red_Marvin
December 19th, 2007, 12:10 AM
A good algorithm should be cross-platform and more or less cross-language, or else it would be part implementing someone else's algorithm, so if the problems in the contest would be based on algorithm design it would only test the programmers skill, not really pit the os'es against each other.

phrostbyte
December 19th, 2007, 12:11 AM
I take it you have just started your programming course :)

That challenge, err well unless your testing access to functions and API's that use the OS's GUI, it's just a C programming challenge and then it has nothing to do with the OS. If all the programmers are of an equal level, the the fastest typist will win :D If your working on using the GUI to display some functions, then, er VB it, slap some controls on a form quick, hash some code in the code pane and bam! Windows wins.

You REALLY wanna be responsible for seeing Linus Torvalds beaten by a spotty 19 year old with 3 weeks VB experience under his belt :lolflag:

No man, I am nearly a CS graduate (technicaly I should grad since I've been in school for over 120 credits). I've been in programming competitions (ACM) and that's pretty much the type of questions they ask you. It sounds really easy until you actually program it man. Remember you have a matter of minutes to complete it if you want to score high. It's not a C programming challenge because the above can be done in many programming languages, and if you are confortable with C then C it is, but you can also do it in Python/Java/C# and maybe even with a little less code, but the point is that using a high level language shouldn't give you a major advantage, algorithms test logic skills not the robustness of the API or language. Look at the ACM competetion samples for more questions like that. And really in the three or four hours no one ever has been able to complete all 10 questions in the history of the challenge, even the top programming teams in MIT and Poland.

phrostbyte
December 19th, 2007, 12:14 AM
A good algorithm should be cross-platform and more or less cross-language, or else it would be part implementing someone else's algorithm, so if the problems in the contest would be based on algorithm design it would only test the programmers skill, not really pit the os'es against each other.

Yeah man, it would be cool if it tested the "users" or ermm "fanboys" of the OS more then the OS itself because that would be more subjective in the end anyways. :) In the end though they are representing their OS and maybe there is some recongition or award involved that somehow beneifits the person's perfered OS.

phrostbyte
December 19th, 2007, 12:21 AM
http://www.mcs.vuw.ac.nz/~david/acm/P9_Trees.pdf

Here is an example of an algorithm question. Some can be easier or harder then this but all competitors would get the same questions anyways.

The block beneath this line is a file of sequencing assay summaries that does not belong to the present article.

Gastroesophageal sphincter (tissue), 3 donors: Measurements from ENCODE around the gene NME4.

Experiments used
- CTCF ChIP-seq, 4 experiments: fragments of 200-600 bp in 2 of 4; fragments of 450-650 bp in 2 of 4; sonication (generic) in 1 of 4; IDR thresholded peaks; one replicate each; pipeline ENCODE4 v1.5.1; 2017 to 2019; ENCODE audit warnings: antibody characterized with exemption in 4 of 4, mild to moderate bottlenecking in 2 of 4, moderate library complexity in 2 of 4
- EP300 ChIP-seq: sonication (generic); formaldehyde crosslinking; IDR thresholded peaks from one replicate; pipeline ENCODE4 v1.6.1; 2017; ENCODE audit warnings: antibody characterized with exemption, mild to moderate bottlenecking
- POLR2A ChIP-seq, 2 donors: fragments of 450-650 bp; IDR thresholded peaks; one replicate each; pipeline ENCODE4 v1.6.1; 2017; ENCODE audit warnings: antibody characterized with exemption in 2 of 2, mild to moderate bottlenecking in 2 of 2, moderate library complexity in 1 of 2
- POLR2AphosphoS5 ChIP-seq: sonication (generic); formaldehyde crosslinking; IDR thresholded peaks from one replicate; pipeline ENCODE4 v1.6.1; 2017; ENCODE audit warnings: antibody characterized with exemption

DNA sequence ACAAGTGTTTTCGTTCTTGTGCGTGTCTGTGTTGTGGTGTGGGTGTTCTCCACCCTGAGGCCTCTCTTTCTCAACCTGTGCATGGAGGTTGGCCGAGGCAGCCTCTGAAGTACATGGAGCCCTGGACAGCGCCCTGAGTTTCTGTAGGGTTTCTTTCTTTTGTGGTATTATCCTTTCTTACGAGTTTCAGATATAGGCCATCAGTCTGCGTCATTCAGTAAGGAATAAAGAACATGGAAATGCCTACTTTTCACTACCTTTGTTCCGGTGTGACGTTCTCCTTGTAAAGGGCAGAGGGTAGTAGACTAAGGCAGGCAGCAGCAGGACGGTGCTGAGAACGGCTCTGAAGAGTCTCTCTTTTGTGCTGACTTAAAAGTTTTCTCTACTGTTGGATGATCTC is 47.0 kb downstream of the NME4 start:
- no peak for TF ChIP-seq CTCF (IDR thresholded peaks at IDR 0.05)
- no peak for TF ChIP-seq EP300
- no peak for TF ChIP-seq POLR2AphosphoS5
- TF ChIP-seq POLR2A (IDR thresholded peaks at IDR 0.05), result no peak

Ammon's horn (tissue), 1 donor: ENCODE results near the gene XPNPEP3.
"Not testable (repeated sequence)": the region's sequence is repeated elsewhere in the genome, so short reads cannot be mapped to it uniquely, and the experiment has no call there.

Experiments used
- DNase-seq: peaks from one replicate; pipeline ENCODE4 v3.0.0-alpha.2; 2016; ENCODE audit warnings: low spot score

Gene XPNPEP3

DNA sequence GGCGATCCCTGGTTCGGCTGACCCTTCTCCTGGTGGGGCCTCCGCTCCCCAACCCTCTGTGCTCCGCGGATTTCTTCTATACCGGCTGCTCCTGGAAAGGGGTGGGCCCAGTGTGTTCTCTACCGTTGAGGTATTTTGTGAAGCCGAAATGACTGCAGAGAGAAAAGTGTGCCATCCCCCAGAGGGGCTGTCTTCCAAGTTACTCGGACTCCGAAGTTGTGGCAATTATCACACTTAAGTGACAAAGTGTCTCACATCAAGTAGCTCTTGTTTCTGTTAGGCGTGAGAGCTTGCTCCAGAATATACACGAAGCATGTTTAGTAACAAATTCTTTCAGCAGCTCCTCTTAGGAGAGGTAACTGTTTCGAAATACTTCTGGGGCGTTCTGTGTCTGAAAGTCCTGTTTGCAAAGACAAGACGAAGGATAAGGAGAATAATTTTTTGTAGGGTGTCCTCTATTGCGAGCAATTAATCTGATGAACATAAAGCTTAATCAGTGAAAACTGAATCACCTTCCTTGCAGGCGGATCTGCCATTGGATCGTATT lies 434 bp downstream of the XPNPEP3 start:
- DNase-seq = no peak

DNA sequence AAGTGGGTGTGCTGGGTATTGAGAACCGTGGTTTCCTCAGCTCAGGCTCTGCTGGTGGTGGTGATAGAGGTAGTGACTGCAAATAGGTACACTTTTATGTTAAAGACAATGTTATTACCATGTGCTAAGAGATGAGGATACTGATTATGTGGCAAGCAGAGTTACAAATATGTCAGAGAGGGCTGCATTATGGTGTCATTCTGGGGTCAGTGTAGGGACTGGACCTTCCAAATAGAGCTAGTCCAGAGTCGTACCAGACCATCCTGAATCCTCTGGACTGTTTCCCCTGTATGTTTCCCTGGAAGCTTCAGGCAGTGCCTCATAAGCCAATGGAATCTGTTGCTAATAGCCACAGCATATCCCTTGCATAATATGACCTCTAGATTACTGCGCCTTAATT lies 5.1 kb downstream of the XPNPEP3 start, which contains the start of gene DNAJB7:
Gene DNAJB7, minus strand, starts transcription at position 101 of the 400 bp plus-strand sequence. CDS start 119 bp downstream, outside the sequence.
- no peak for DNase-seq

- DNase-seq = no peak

sloggerkhan
December 19th, 2007, 12:31 AM
I think at university level there is some sort of competition like this where you have teams of 3 or so people who have to solve a programming challenge set of a few problems in a few hours.... Not sure what it's called, but I think It's sponsored by ACM and run through their student chapters?

hhhhhx
December 19th, 2007, 04:33 AM
i remember rading an article were some company actually did just this. but i cant remember where it was. all i know is that it was between win and Linux, windows won but only because the problems were problems you would only get in windoze :popcorn:

Tundro Walker
December 19th, 2007, 04:48 AM
You're looking at this from the wrong perspective...

Instead of having teams of experts...have teams of complete noobs...like grannies.

Team Granny Windows
Team Granny Linux
Team Granny MacIt's a 1 hour challenge, and they have like 10 tasks to do (since someone else already said 10)...things like...

Get your camera hooked up to the computer and download pictures from it
Open up a graphics program and remove the red-eye from a picture
Hook up your printer and print a picture
Make a self-playing cd out of those pics that you can give to your kids / grand-kids
Email your kid a message, and include a hyperlink to some place, and attach a pic
Write a letter to someone, and make it use double-columns, double-spacing & start off with and intro/address line, and end with a "from" lineThis would at least test the user-friendliness of the platforms.

After all the tests...each team gets to switch platforms and try it out on another one.

When it's all said and done, all 3 teams get to grade each platform for ease of use / frustration, etc.

Whichever platform gets the highest overall score wins.

Now, go raid the old-folks home, guys! Let's make this happen!

cprofitt
December 19th, 2007, 06:13 AM
I was thinking of an idea for a programming/IT competition.

Three teams:
The Windows Team, the MacOSX Team, and the Linux Team

Each team would have to tackle set of problems and the idea is what ever team manages to solve the most problems in a given set of time wins. The idea is each time may only use the operating system they represent to solve the problem.

What do you think? :confused:

:)

Well... I will take you seriously even if some others have not.

First.

Time might matter, but...

You might also want to consider - does the solution work -- allow a challenge phase where the other 'teams' can challenge the validity of the work.

You might also want to consider run-time -- some solutions might solve the test cases faster than other solutions.

Here is a site that does what you propose:

http://www.topcoder.com/

Check it out -- hope that it helps.

blithen
December 19th, 2007, 07:25 AM
Task one: Modify your kernel. :)
Task two: Seriously threaten to sue someone for modifying your kernel.
Task three: Don't do anything useful, but stand there looking cool.

As you can see, depending on what the problem is, a different team will have an advantage.
:lolflag:

popch
December 19th, 2007, 08:11 AM
http://www.mcs.vuw.ac.nz/~david/acm/P9_Trees.pdf (http://www.mcs.vuw.ac.nz/%7Edavid/acm/P9_Trees.pdf)

Here is an example of an algorithm question. Some can be easier or harder then this but all competitors would get the same questions anyways.

That kind of problem might be interesting to solve. The speed at whcih one arrives at a solution is, however, not a function of the OS employed (if any).

You'd just as soon use the number of point accumulated by the contestants for ranking the kind of vehicle used to come to the site where the competition is performed: bycicle, motor bike, tram, train, truck and so on.